The McCain-Palin Lies and the Neil Armstrong Principle

The media have an obligation to point out when a politician is lying about a matter of fact, but the right-wing attack machine has so cowed some of them you can almost hear them moo.
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If John McCain and Sarah Palin were to say the moon was made of green cheese, we can be certain that Barack Obama and Joe Biden would pounce on it, and point out it's actually made of rock. And you just know the headline in the paper the next day would read: "CANDIDATES CLASH ON LUNAR LANDSCAPE."

Why doesn't somebody call Neil Armstrong? He's been there. Or go to the Smithsonian and open the glass case that contains a piece of the moon. The moon is a rock. That's a fact, Jack.

Facts are indeed stubborn things, but the McCain-Palin lies are more stubborn still.

In the face of demonstrable, provable, incontrovertible evidence to the contrary, McCain and Palin continue to assert that Gov. Palin opposed the infamous "Bridge to Nowhere." They do so in their speeches and ads, and their supporters say so on television until their pants are on fire. McCain and Palin also claim the Alaska governor opposes earmarks -- despite the fact that she's gotten her state so much pork she's at risk for trichinosis.

I was in the middle of a Neil Armstrong Moment when I was on CNN Tuesday morning. Rather than let McCain and Palin get away with their lie, anchor John Roberts played a videotape of Sarah Palin in a 2006 gubernatorial debate in which she endorsed the bridge from Ketchikan to Gravina Island saying, "I'm not going to stand in the way of progress that our congressional delegation and the position of strength that they have right now." Perhaps her supporters, noting Palin's support for banning books, teaching creationism and doubting global warming will argue that for her, calling the bridge "progress" was her way of saying she was against it.) But the Anchorage Daily News forecloses that option, reporting, "In September, 2006, Palin showed up in Ketchikan on her gubernatorial campaign and said the bridge was essential for the town's prosperity."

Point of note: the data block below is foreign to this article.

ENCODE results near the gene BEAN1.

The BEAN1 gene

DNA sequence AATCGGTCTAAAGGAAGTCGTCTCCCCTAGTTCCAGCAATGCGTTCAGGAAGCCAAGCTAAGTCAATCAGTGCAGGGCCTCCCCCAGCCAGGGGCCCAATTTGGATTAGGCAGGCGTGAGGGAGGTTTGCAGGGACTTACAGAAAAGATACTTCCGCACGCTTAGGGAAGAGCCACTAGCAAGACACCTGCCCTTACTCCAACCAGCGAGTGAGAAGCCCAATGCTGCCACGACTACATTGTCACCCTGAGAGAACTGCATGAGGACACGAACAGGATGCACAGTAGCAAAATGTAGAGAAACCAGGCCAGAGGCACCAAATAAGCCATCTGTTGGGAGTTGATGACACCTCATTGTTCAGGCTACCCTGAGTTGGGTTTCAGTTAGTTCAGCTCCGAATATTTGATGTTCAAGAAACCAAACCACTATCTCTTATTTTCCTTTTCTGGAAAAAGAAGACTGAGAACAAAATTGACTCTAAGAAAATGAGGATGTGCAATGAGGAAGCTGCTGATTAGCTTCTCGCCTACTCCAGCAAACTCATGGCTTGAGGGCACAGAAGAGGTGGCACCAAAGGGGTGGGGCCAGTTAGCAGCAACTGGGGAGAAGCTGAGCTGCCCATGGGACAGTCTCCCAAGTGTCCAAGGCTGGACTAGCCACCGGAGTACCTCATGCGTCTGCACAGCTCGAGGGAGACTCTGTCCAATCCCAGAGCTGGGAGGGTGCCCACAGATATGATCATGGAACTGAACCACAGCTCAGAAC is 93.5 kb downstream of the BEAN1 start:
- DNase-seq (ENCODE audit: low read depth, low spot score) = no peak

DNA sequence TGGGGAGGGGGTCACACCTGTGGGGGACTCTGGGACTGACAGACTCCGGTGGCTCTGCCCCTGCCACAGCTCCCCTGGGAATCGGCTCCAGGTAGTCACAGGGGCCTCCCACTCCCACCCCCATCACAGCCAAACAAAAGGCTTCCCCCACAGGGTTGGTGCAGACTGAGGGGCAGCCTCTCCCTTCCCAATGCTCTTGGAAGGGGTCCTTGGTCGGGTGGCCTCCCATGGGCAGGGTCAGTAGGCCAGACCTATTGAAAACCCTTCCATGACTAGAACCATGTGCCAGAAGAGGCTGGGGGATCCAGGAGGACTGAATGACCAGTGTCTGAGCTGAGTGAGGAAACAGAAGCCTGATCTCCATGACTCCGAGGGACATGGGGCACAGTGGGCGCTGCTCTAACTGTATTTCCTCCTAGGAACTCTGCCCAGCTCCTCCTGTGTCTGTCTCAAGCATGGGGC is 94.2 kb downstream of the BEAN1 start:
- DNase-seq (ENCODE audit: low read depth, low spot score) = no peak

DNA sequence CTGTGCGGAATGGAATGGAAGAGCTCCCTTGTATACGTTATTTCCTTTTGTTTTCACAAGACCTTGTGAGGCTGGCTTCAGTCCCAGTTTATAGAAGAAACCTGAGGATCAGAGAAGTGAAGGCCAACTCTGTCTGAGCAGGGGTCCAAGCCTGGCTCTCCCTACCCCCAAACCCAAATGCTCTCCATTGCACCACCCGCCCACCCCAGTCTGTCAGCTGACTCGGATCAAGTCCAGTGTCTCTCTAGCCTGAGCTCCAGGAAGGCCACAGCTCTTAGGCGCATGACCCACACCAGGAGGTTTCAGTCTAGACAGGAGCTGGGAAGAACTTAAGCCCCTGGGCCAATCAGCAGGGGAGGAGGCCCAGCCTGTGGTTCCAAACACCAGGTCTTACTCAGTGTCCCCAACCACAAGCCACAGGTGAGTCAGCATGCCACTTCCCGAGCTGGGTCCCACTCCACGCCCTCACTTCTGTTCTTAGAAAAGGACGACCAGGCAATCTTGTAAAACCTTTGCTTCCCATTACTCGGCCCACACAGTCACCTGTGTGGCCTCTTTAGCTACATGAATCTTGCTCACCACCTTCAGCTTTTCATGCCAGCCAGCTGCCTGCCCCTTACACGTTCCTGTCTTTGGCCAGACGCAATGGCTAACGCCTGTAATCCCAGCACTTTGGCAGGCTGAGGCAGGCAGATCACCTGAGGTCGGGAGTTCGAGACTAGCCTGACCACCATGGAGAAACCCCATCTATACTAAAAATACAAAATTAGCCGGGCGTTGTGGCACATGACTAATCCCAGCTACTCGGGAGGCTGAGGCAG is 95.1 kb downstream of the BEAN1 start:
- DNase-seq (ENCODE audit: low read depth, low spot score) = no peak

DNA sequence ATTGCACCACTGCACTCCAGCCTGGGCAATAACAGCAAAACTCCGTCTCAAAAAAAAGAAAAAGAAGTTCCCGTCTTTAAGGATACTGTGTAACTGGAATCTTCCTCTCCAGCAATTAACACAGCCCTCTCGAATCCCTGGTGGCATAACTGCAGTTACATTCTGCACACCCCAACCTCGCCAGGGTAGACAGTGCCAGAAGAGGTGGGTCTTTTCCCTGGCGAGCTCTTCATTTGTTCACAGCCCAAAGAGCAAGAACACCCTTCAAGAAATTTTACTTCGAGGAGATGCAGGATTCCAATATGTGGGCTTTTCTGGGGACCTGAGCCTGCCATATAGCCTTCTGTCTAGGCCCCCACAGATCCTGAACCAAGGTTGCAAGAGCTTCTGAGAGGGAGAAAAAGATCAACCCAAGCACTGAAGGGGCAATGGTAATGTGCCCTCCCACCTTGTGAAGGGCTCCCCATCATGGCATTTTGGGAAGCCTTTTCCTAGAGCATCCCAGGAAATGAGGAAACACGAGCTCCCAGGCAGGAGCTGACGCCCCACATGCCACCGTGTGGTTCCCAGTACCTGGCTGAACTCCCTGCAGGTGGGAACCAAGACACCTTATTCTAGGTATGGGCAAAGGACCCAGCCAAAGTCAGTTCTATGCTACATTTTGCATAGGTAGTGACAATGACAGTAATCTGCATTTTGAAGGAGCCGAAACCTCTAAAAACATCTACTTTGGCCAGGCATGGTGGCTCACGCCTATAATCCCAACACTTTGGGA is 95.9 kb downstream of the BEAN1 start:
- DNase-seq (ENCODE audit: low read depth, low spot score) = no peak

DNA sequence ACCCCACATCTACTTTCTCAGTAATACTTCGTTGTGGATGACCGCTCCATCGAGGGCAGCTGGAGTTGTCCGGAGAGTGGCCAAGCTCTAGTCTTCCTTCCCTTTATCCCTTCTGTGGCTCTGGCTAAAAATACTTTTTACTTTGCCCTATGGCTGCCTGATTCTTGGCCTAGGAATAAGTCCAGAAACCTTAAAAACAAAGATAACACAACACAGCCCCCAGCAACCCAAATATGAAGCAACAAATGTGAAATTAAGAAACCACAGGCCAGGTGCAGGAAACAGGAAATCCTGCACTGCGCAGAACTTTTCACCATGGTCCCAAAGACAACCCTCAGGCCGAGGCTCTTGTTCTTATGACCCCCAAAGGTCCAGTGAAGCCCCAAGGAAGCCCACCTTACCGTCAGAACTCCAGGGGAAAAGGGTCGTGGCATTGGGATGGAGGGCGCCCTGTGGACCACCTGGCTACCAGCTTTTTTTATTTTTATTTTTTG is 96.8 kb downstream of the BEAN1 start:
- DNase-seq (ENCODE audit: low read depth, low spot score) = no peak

After the videotape ran, I said the media was at fault for letting Palin and McCain get away with "flat out lies." GOP strategist Alex Castellanos manfully tried to shine a cow patty, saying, "The amazing thing about Sarah Palin is when she became governor she actually stood up and said no."

Increasingly frustrated, I pointed out that just was not true, and the "debate" continued.

Most of political debate is subjective: who's more qualified, who's more compassionate, whose experience is more relevant, who has better ideas on health care or energy or global warming or the economy? There is no Objective Truth on those matters, and debate -- even when voices are sometimes raised -- can help voters decide who they agree with. On those matters of subjective judgment it's perfectly appropriate for the media to hold the coats of the candidates and let them fight it out.

But facts ought not be debatable. The media have an obligation to point out when a politician is lying about a matter of fact, but the right-wing attack machine has so cowed some of them you can almost hear them moo. Steve Schmidt, McCain's top dog, is a brilliant and audacious strategist. His candidate has had the most favorable press coverage of any politician of the last century -- fawning, adoring, sycophantic press coverage. And yet he is brutalizing the press, waterboarding them into pretending that whether Gov. Palin supported the "Bridge to Nowhere," or hired an Abramoff-connected lobbyist to secure massive earmarks are somehow debatable.

The real debate is over whether the media will be vigilant watchdogs, sounding the alarm when McCain and Palin lie, or fall back to the role they've played for most of McCain's career: lapdog.

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